State of Palestine
Palestine at a Glance
The Palestinian national consciousness, which began to form during Ottoman rule in the 1500s and significantly strengthened during the British mandate period post-WWI,has been the main factor responsible for the survival of the Palestinian people through the ages. As Palestine’s most recent colonizers, opposition to Israel has been the main mobilizing factor of Palestinian national identity, which has stretched over the past 60 years.
As victors ofthe Arab Israeli war of 1967, the Israeli government illegally occupied and retained the territories of East Jerusalem and the West Bank, which were under a Jordanian mandate at the time, the Egyptian-controlled Gaza Strip, and the Golan Heights belonging to Syria. East Jerusalem has since been annexed to Israel, a move that has been rejected by the international community, while the Palestinian inhabitants of the Gaza Strip and the West Bank continue to live under a harsh military occupation that has lasted for over 40 years.
During this time, under the guise of security the Israeli government has managed to steal thousands of acres of Palestinian-owned land in the West Bank as part of its aggressive and internationally sanctioned strategy to expel as many Palestinians as possible from what many Jews perceive to be the Jewish biblical lands of Judea and Samaria.
|Prime Minister:||Salam Fayad, Ismail Haniya|
Other strategies used to control and expel Palestinians include the separation wall/fence, settlement building, political repression, deprivation of necessary resources such as water, divide and rule, economic dependency and misinformation.
The problem of Palestine has become a regional crisis that many international and regional players have attempted to resolve, however, due to a lack of will on the Israeli side to compromise for the sake of peace with Palestine and the rest of the Arab world, there has been no valuable movement in this regard.
Throughout the past 60 years, the Palestinians, at various times in their struggle against Zionist encroachment, have mounted both violent and non-violent resistance movements, the former of which has been used by the Israeli government to justify its heinous treatment of the Palestinians. The ascent of the Islamic militant group Hamas within the Palestinian political scene has significantly polarized the Palestinian populace, thus giving Israel a golden opportunity to push its “security” platform to the international community, particularly its American ally, whose vast sums of financial support have been a valuable asset of the Israeli occupation. In an environment increasingly hostile to Arab Muslims, Israel has had little opposition to its policies towards the Palestinians and in the region as a whole.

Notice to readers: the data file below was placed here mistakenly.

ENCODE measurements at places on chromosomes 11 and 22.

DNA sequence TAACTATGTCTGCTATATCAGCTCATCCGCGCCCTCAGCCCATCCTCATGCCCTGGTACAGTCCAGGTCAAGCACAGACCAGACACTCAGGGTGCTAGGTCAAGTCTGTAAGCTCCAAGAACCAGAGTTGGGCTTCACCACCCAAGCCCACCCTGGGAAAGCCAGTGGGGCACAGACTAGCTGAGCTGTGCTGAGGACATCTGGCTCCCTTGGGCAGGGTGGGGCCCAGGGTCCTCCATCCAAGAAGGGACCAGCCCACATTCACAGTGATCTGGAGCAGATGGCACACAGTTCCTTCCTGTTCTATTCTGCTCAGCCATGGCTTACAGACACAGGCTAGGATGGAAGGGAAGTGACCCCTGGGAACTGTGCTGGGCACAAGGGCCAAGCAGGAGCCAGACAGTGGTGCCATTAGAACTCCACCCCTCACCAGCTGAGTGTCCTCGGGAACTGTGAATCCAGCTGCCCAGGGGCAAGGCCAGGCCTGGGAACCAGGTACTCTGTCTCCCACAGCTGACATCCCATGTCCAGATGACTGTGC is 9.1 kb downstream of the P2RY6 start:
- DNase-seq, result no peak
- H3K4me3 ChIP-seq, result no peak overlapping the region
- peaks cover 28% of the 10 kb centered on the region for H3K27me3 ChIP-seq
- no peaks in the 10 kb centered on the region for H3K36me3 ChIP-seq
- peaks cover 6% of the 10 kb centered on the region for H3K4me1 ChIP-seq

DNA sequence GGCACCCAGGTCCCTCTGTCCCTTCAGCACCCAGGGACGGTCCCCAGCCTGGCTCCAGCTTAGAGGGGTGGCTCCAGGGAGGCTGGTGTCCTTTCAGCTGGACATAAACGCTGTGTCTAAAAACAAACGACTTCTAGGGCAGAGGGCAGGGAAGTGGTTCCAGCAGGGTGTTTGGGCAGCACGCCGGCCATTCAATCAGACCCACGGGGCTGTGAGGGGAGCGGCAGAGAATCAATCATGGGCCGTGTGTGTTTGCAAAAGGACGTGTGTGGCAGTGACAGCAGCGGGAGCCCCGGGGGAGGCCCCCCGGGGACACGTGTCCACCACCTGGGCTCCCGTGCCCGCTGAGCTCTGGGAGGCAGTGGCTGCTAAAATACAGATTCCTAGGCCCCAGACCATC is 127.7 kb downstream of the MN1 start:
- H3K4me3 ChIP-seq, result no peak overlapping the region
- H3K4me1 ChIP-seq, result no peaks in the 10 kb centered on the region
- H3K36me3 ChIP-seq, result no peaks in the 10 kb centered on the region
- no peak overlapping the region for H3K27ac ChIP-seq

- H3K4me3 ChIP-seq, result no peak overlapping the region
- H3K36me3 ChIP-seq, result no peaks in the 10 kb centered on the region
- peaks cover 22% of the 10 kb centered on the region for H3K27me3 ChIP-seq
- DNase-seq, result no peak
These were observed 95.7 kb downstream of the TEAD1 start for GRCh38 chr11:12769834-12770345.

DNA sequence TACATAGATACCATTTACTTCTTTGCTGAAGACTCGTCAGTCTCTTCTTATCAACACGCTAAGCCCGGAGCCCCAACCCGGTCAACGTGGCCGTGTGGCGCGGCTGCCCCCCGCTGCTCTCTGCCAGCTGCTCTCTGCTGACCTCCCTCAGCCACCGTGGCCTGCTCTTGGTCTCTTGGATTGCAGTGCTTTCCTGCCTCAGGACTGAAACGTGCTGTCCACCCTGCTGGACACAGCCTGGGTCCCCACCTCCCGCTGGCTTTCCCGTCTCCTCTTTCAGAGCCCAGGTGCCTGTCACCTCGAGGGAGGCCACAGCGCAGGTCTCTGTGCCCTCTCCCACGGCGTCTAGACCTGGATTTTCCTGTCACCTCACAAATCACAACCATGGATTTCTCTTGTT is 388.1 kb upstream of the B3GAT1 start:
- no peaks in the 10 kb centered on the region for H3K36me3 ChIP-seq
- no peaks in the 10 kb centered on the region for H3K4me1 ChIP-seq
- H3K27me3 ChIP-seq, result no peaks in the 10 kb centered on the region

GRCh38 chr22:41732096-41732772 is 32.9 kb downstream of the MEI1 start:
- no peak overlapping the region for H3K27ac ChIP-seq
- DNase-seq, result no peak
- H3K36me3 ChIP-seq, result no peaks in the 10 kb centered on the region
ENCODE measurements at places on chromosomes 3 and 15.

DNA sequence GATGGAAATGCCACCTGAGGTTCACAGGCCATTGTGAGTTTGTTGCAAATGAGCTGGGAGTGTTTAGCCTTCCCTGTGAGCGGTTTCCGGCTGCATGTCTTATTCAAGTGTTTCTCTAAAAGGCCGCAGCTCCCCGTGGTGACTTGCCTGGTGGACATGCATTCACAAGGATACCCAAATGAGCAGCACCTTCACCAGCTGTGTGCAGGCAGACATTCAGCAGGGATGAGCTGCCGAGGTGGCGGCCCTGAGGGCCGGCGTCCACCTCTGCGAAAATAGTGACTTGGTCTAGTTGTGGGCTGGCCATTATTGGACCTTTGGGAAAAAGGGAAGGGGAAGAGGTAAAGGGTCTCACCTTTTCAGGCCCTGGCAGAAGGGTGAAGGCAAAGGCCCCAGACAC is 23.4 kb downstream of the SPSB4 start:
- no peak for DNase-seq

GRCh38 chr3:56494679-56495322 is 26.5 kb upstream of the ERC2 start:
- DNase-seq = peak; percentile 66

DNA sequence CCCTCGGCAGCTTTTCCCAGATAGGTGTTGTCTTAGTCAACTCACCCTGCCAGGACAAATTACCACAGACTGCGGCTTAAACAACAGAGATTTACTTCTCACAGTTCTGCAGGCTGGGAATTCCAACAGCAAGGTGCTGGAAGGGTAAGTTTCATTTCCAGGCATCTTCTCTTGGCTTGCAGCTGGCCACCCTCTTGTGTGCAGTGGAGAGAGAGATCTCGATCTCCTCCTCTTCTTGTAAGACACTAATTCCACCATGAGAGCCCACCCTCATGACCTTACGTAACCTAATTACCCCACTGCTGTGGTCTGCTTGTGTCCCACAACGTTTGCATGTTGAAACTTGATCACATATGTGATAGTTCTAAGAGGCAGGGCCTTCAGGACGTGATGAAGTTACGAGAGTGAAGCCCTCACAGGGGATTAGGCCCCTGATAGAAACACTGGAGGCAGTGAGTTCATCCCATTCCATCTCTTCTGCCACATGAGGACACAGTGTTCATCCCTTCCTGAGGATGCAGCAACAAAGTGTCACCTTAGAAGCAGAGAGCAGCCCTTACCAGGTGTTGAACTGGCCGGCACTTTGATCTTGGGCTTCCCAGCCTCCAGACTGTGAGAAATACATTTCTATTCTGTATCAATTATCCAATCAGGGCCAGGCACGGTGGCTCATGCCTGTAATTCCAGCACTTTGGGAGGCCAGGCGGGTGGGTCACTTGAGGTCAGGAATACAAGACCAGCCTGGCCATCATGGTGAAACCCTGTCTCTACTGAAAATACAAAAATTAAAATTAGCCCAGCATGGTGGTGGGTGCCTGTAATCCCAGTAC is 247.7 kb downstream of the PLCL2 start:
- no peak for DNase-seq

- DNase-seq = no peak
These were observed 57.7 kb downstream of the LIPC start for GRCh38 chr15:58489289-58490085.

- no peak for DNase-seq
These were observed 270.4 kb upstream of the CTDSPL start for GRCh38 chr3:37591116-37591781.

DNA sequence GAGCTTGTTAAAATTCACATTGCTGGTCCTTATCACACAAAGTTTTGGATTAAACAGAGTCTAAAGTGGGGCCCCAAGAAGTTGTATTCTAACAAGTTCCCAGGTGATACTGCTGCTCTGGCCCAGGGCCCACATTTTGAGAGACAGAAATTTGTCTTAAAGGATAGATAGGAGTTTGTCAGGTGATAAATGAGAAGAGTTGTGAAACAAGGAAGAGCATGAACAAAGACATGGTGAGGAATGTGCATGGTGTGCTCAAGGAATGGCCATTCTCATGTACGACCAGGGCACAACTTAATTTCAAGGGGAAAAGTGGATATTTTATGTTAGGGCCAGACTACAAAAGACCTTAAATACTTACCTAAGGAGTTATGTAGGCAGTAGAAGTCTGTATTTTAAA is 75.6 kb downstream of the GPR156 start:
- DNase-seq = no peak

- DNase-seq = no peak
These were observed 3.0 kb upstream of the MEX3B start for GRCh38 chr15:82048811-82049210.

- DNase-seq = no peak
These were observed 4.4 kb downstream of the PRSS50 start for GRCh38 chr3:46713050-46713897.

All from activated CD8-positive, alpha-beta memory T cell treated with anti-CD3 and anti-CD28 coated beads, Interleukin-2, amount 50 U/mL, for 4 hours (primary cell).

While the peace process remains at a standstill, the Palestinian Authority (PA) is gearing up for a UN General Assembly vote in September 2011 on its declaration of a state along the 1967 Green Line. While both Israel and America are opposed to such a unilateral action, they have yet to do anything that signals a real dedication to a resolution of the conflict through other means. At this time, it is still unclear as to what a victory for the PA would achieve with regard to negotiations with Israel, however, the mere fact that the PA has made such a controversial decision highlights the government’s commitment to appointed prime minister, Salam Fayyad’s ambitious and unilateral state-building program. A lasting reconciliation between Palestine’s main political parties, Hamas and Fatah, is an imperative step in this process.